I just checked Mr. Malty's yeast calculator, and for 1.5 gal of 1.045 it said just 20% of one 11g dry yeast was sufficient, so clearly WAY more yeast than necessary was used.  I don't know if such severe over-pitching can completely stall out and do absolutely nothing, i.e., not change the gravity at all. 

Could it be possible that it chewed thru the sugars so quickly that it had no time to create a krausen or ring? 

Just to be sure, Can you check your hydrometer to verify it's not broken?  And taste the wort/beer to verify it's still sweet?  At 1.045 it is a near-perfect sugar solution (1# sugar per 1 gallon water of 1.046.) 

If it is not already beer, I can't imagine what would stop two active starters from doing that small job. 

If it tastes sweet, and still clean (not souring, etc.) then maybe try a third dry or wet yeast with no starter.  Half of a 5g package or one-third of a 11g package will suffice. 

I've read that it is not necessary (even bad) to do a starter with dry yeast.  The mfr prepares the yeast for storage, building up the glycogen and sterols in the yeast, so that all the yeast needs prior to pitching is proper H2O re-hydration.  Dry yeast makers say making starter actually weakens the yeast by depleting those built-in energy reserves.  Even so, you should have had plenty of yeast to process 1.5 gals of 1.045 (twice).  But in the future, you can simply follow the mfr guidelines for re-hydrating 30 minutes before pitch time and avoid the pre-planning and work of a starter if you wish. 

As I circled back thru this twisted and lengthy reply, I recall that I once had a problem with my starter gravities being too high, and I was essentially drowning my wet yeast in a high-sugar-then-alcohol bath, likely stunting them rather than boosting them.  If the wort was severely over-pitched, then the starter was insanely over-pitched. 

Is it possible that the yeast competed so fiercely for the limited food in the starter that they wiped themselves out?  Depleted those reserves, starved, mutated and lost ability to process wort sugars?

Edit:  found this Wyeast link on the effect of yeast pitch rates:   http://www.wyeastlab.com/com-pitch-rates.cfm
« Last Edit: February 13, 2009, 07:10:28 AM by MaltLicker »

deerelk4x4

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Re: Loss of yeast activity
« Reply #4 on: February 12, 2009, 06:06:47 PM »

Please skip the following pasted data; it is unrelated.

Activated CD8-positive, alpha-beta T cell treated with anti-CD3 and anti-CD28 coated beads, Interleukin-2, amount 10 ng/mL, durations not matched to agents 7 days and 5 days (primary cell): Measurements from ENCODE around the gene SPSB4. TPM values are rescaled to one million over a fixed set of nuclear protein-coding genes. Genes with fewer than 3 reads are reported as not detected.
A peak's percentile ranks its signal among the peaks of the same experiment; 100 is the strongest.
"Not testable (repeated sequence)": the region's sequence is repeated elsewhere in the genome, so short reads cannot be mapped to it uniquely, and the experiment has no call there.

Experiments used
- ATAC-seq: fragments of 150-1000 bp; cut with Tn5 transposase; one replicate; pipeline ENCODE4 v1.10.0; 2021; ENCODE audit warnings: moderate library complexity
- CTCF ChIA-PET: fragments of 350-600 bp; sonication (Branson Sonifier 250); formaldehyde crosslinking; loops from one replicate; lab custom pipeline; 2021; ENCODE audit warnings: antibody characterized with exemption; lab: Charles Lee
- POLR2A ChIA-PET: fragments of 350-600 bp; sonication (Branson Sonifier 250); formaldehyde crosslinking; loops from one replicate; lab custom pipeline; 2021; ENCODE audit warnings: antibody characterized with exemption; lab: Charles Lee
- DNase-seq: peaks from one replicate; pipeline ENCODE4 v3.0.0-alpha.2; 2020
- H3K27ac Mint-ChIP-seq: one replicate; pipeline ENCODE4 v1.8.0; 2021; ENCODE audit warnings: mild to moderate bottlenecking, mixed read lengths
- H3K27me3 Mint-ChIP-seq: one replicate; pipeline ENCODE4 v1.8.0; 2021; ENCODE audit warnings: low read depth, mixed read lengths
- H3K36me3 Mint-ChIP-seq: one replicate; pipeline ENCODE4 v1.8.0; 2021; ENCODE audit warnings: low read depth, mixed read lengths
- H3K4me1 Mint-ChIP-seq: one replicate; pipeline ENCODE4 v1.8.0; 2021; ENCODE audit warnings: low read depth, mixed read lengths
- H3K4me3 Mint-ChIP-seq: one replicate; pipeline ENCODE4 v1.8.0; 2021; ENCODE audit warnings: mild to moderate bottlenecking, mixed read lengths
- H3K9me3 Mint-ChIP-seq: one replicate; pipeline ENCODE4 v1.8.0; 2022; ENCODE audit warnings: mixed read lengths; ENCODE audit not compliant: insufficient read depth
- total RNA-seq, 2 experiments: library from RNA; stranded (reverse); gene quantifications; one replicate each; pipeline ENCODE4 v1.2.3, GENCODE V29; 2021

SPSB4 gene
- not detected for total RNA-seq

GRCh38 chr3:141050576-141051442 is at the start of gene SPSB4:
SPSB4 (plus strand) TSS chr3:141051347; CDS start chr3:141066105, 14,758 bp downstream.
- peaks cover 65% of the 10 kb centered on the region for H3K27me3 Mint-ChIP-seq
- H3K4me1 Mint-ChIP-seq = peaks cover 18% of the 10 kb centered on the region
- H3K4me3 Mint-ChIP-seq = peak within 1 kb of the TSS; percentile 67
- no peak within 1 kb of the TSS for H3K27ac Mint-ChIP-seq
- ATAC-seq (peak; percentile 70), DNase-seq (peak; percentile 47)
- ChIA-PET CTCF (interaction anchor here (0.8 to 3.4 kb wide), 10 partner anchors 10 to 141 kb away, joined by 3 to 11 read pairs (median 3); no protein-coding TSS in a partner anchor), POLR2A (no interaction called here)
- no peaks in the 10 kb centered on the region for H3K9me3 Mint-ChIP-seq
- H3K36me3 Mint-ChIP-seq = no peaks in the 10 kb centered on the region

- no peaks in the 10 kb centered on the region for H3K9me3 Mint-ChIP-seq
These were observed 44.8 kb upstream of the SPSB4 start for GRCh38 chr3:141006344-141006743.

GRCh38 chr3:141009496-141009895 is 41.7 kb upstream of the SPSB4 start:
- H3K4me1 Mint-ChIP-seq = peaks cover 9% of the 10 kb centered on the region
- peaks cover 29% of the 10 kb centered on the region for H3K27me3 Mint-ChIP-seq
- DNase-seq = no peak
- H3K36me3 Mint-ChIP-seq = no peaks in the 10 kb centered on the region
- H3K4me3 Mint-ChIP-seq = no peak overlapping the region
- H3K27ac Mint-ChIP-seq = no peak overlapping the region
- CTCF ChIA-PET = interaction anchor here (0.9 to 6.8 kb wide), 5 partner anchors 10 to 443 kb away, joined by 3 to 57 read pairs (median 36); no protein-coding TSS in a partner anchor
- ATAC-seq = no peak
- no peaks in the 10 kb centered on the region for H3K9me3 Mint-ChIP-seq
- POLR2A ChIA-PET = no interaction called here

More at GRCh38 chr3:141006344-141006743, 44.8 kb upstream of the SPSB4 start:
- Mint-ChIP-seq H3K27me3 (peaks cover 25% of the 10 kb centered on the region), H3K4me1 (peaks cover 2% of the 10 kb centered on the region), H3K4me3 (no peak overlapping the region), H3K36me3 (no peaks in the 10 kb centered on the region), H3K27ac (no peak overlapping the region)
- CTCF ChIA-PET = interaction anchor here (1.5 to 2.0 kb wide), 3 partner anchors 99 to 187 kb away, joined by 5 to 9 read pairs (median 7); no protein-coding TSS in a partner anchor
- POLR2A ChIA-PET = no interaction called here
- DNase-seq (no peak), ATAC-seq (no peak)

Thanks for the responses.  I will check my gravity and hydrometer (although it was new when used) and if necessary try another batch of yeast. I am most concerned of the off flavors that the dead yeast can give off, if in fact they  worked so hard and fast that they were finished before really getting started.

I too would have expected a crausen ring, but none exists currently, which is the cause for my concern.

I will post back with my results.

Thanks all.

deerelk4x4

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Re: Loss of yeast activity
« Reply #5 on: March 12, 2009, 10:24:03 PM »
checked the gravity, it was still at 1.045, and had taken on a foul cat box aroma.  Dumped it out before it started to provide a visible evidence of a science experiment gone bad.  Any ideas as to what may have gone wrong?


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Re: Loss of yeast activity
« Reply #6 on: March 13, 2009, 07:22:29 AM »
Is it possible that the yeast competed so fiercely for the limited food in the starter that they wiped themselves out?  Depleted those reserves, starved, mutated and lost ability to process wort sugars?

The above idea still seems a long-shot, but something kept the yeast from getting started, allowing the catbox bacteria to take over.   I highly recommend using the yeast calculator at www.mrmalty.com to determine the specific yeast needs for each batch:  it always depends on wort volume, gravity, style, and your desired yeast/ferm character.  I was making starters all the time, but my 4 gallon batches don't typically need one if the package is fresh and I want some ferm character.  Also, I learned recently that you can make a 1L or 2L starter to ensure yeast health, and just pitch the amount needed into the wort.  Toss the rest, or use it to bump up more yeast for a subsequent bigger batch.